Only 19 examples will be made and sold together with a new DBS GT Zagato.
Last September, Aston Martin revealed plans to put one of its most legendary models back into production. Now nearly seven months later, it's gotten down to the nitty gritty of actually building them.
The car in question is the DB4 GT Zagato – a lightweight, rebodied sports racer designed to take on the Ferrari 250 GTO and the first in a long and distinguished collaboration between the British automaker and the Italian coachbuilder. It remains such a beautiful icon that Aston has twice before put it back into limited production.
That makes this the fourth run that Aston will undertake. Though initial plans called for 25 units, the manufacturer initially built only 19. It built another four in 1988, and completed the last two in 1992. With those 25 original chassis now long since completed, this time they're being made as "continuation" cars – built from the ground up at the old workshop in Newport Pagnell, to original specifications, but on new frames. The only notable concession to modernity that Aston is allowing its craftsmen is the use of a "digital styling buck" to ensure top-quality bodywork.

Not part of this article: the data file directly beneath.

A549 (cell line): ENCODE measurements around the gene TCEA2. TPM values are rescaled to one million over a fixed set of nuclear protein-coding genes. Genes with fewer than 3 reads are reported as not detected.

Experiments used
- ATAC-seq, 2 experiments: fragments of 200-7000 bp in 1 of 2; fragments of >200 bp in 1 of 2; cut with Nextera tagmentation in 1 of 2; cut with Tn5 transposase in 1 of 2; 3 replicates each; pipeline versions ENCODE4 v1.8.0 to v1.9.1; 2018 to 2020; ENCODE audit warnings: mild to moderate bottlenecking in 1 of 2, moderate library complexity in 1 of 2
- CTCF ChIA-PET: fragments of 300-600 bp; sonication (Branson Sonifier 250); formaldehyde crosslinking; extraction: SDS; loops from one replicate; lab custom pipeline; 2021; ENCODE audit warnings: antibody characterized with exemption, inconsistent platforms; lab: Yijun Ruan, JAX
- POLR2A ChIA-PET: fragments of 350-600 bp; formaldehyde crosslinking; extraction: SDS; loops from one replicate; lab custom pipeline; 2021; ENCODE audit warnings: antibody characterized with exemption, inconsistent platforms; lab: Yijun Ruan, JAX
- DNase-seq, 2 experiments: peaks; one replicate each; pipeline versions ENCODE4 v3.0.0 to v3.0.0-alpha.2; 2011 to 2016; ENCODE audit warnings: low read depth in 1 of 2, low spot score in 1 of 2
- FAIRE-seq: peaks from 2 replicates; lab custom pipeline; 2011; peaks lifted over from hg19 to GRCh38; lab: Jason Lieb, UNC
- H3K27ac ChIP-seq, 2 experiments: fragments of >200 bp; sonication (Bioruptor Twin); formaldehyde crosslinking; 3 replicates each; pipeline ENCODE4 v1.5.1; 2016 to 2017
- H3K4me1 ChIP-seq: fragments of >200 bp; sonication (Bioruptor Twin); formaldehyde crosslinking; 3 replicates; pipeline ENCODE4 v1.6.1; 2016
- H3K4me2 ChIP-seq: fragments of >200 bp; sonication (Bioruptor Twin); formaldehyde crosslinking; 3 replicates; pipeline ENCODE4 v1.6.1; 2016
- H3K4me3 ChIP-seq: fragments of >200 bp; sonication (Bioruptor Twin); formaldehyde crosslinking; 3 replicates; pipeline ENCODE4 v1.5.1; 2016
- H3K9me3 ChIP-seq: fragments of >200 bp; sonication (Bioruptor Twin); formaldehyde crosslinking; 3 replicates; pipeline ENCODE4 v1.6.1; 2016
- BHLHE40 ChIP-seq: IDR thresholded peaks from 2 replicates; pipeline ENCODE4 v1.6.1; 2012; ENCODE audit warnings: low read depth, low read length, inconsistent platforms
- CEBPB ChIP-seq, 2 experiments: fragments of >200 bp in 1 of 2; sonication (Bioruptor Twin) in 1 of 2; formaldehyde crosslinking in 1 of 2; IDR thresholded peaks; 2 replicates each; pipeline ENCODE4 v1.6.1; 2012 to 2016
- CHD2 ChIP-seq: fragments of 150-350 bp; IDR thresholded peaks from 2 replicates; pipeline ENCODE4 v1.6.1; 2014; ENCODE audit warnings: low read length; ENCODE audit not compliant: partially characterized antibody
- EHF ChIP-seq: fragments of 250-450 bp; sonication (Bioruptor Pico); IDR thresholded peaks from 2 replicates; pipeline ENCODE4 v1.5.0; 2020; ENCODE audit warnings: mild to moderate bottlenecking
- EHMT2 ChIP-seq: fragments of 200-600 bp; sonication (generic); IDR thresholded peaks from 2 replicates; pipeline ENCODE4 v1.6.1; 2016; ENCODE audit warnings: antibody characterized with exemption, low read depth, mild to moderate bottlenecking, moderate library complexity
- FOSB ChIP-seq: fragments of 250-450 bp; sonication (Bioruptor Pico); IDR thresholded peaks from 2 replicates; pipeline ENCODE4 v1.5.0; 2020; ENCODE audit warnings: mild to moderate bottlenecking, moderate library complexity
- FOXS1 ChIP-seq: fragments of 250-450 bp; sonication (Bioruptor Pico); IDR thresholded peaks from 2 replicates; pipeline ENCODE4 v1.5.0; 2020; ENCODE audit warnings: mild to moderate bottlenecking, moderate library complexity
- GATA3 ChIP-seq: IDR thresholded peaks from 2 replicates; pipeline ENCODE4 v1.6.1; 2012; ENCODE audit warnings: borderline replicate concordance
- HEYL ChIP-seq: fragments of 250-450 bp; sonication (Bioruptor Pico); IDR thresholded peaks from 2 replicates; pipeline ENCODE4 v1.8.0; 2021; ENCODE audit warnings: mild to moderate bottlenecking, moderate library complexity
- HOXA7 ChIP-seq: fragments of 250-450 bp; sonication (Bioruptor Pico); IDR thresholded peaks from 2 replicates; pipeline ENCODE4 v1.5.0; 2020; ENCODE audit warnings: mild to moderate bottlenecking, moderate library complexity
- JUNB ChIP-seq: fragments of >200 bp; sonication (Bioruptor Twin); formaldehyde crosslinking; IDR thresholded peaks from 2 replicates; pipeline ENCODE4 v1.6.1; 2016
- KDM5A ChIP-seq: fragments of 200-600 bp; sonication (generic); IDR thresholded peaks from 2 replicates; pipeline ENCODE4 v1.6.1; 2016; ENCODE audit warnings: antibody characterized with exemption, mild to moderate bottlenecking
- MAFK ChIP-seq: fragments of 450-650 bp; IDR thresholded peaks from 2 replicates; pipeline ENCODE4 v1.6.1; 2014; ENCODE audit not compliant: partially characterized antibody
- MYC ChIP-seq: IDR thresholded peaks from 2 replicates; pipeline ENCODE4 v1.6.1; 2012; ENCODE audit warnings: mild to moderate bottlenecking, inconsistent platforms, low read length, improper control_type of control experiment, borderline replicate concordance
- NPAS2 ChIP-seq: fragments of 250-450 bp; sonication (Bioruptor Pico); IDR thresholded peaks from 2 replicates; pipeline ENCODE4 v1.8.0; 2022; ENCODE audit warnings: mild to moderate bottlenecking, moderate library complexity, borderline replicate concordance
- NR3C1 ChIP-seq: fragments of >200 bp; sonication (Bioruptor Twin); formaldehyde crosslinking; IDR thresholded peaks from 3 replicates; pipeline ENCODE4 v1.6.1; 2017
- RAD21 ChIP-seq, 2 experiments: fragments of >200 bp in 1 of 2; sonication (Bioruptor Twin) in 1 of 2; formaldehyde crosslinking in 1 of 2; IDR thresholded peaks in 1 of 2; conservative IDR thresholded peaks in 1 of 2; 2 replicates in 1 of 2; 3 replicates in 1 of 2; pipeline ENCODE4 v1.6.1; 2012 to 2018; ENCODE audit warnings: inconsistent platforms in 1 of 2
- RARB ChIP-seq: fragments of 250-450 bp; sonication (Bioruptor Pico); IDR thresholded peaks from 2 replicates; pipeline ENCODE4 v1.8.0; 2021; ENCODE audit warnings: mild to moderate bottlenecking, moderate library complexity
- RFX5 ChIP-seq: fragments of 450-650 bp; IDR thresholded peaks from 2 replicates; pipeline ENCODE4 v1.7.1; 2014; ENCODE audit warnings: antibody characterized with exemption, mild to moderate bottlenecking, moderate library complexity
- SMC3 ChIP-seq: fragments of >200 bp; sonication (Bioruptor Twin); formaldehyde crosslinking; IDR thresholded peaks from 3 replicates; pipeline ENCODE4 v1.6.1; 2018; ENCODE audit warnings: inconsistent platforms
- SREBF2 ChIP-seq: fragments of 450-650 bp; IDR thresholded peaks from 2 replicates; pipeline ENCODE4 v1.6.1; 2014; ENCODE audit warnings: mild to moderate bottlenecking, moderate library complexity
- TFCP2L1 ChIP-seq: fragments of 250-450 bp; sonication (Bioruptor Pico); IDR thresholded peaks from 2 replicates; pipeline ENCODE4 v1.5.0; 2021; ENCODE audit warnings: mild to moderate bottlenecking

"We are bringing all of our hand-craftsmanship and expertise to bear in building these nineteen Continuation cars, sympathetically incorporating the very latest engineering advancements and performance enhancements, but remaining true to the purity and authenticity of the original design," said Paul Spires, head of Aston Martin Works.
As with the original, Aston will only make 19 examples of the continuation cars, and they'll only be sold – at £6 million (or about $7.8 million) a pop, plus taxes – together with a new DBS GT Zagato as part of the DBZ Century Collection.